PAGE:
The national campaign by Consumers Union, the American Civil Liberties Union, the Christian Coalition and dozens of other groups to prevent AT&T from colonizing the Internet has much in common with the fight by a 28-year-old disabled veteran named Valerie Walasek to keep her favorite radio station on the air. For one thing, both are part of a broad media reform movement that is transforming the debate over communications policy at the national, state and local levels. For another, both scored significant victories in December.

After collecting 1.4 million signatures on petitions, gaining support from musicians such as Moby and the Dixie Chicks and building alliances with key members of Congress, the SavetheInternet.com Coalition forced AT&T to respect network neutrality–the principle that all Internet users must have equal access to all websites–as part of a deal to allow the telecommunications behemoth to acquire BellSouth. Around the same time, radio giant Clear Channel gave in to a noisy petitioning and picketing campaign by Walasek and other fans of the Air America affiliate in Madison, Wisconsin, and reversed a decision to do away with the affiliate’s liberal talk format.

A decade ago, when Bob McChesney and John Nichols began arguing in these pages for the formation of a grassroots media reform movement, following the passage of a sweeping giveaway to the corporations known as the Telecommunications Act of 1996, the notion that people power could tip the balance back seemed a bit fanciful. But as 3,000 activists from across the country gather on January 12 in Memphis for the third National Conference for Media Reform, this movement has come of age. Federal Communications Commissioners Michael Copps and Jonathan Adelstein will address the conference, as will Ed Markey, the new chair of the powerful telecommunications subcommittee of the House Energy and Commerce Committee.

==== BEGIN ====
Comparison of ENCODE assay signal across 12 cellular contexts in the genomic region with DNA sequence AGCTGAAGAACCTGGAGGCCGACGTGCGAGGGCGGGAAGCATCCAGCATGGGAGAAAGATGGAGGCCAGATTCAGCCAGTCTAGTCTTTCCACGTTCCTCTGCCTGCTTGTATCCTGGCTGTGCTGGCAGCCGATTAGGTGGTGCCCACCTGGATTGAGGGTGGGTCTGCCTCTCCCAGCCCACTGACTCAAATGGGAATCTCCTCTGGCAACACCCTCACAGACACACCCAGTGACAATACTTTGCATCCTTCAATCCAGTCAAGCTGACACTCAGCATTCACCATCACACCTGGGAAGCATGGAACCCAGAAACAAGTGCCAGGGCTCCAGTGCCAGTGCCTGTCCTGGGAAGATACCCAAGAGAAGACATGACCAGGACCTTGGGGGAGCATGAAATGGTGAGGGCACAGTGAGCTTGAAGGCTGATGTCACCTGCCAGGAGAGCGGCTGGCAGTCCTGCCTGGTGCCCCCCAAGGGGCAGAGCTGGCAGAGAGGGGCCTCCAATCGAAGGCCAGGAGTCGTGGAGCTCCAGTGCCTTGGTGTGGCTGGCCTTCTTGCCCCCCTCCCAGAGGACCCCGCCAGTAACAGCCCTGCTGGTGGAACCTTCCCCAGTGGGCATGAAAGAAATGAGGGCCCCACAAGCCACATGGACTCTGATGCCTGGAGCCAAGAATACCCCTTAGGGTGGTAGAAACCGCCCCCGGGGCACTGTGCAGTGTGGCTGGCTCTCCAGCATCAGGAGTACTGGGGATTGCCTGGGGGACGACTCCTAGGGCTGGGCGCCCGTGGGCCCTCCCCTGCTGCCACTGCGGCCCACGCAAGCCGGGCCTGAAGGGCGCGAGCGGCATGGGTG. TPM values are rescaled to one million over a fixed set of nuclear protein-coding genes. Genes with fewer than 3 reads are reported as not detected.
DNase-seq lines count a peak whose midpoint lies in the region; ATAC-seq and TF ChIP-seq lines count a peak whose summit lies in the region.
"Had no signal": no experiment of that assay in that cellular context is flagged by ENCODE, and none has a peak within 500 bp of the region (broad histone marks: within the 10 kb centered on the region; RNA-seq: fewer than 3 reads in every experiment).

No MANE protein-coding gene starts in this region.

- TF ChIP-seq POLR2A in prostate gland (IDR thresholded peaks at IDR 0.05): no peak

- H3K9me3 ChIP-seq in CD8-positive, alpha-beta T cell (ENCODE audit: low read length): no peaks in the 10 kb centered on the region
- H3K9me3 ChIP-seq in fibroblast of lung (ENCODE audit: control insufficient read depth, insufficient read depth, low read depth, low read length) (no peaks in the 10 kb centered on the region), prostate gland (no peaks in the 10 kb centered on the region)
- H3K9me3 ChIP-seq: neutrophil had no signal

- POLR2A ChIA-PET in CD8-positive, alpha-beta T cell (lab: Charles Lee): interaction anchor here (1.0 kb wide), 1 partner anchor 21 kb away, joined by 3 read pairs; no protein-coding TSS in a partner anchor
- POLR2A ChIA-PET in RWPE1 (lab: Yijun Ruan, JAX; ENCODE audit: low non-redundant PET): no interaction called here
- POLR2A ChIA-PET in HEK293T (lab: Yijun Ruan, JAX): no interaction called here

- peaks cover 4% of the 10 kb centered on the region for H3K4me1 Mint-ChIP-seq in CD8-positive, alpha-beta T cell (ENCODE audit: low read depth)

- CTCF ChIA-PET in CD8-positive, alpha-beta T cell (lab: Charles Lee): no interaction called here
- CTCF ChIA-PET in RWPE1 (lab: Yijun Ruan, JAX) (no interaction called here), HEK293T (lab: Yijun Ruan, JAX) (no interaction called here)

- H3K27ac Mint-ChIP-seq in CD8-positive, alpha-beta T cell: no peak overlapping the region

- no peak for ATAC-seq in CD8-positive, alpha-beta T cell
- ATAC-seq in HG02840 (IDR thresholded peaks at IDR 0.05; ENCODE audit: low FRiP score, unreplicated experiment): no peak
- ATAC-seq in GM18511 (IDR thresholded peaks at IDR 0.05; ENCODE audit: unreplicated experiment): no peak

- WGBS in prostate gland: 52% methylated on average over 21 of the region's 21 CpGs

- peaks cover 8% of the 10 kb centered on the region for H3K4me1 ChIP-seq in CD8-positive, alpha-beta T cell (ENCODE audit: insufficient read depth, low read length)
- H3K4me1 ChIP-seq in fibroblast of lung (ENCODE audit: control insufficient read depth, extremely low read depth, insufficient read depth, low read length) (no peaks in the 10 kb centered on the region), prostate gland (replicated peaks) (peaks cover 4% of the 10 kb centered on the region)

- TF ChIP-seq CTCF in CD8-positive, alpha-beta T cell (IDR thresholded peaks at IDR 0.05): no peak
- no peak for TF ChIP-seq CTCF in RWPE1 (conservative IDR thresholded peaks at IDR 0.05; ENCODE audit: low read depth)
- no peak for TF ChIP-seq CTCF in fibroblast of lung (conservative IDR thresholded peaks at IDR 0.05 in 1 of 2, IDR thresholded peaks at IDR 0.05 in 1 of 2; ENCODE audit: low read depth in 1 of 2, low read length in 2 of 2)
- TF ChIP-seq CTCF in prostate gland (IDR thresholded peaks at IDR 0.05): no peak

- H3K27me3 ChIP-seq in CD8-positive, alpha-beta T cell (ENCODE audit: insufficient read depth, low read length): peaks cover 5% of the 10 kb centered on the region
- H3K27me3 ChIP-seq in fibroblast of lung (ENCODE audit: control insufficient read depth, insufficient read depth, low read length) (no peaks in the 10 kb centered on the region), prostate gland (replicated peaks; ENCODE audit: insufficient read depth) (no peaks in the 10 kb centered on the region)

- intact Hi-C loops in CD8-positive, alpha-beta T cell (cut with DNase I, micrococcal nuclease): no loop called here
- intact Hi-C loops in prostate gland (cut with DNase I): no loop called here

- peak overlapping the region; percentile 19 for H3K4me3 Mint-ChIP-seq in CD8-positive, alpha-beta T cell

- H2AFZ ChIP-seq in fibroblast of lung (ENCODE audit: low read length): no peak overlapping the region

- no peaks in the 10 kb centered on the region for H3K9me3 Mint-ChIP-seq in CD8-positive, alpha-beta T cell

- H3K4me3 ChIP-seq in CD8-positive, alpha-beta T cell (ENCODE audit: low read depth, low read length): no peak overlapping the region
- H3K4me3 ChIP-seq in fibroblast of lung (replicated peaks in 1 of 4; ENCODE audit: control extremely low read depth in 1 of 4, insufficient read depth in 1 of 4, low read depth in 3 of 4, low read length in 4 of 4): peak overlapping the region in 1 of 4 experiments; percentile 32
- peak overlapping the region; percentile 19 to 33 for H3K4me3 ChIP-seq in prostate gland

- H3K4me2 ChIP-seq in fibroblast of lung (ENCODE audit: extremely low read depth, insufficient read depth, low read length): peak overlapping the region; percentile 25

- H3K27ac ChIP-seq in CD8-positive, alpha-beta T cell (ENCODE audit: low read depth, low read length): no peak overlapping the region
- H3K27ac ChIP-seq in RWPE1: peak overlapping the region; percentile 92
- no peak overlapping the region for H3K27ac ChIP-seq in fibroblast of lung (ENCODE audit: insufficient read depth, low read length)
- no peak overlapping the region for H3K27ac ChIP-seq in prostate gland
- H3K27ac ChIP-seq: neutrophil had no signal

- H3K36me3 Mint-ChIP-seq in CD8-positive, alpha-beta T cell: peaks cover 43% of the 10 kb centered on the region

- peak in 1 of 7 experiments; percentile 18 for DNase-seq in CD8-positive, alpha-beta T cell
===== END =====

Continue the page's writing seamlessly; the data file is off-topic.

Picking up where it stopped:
No one is predicting the imminent collapse of Big Media and the arrival of a golden age. Telecommunications giants are still out to undermine net neutrality, while media companies continue to push for rule changes that would allow them to own the newspaper and radio and television stations in a single city. Moreover, as Nichols notes in his article on page 11, journalism itself is under threat, as newspapers decline in readership and owners slash staffs and dumb down coverage in an effort to make higher profits.

If the threats are real, however, so too are the possibilities to upend more of Big Media’s agenda. The fight will be easier with Democrats like Markey in key positions in Congress and with longtime allies like Bernie Sanders and Sherrod Brown ready to use newly won Senate seats to advance the cause. While Democrats have yet to fully embrace media reform, they’re a good deal more sympathetic than the GOP to the movement’s emphasis on diversity and democracy. With prodding from the media reform movement, Congressional Democrats might even embrace an affirmative agenda that could make media–particularly media that use the people’s airwaves–more likely to serve civic values than the commercial/entertainment values dictated by corporations concerned with the bottom line.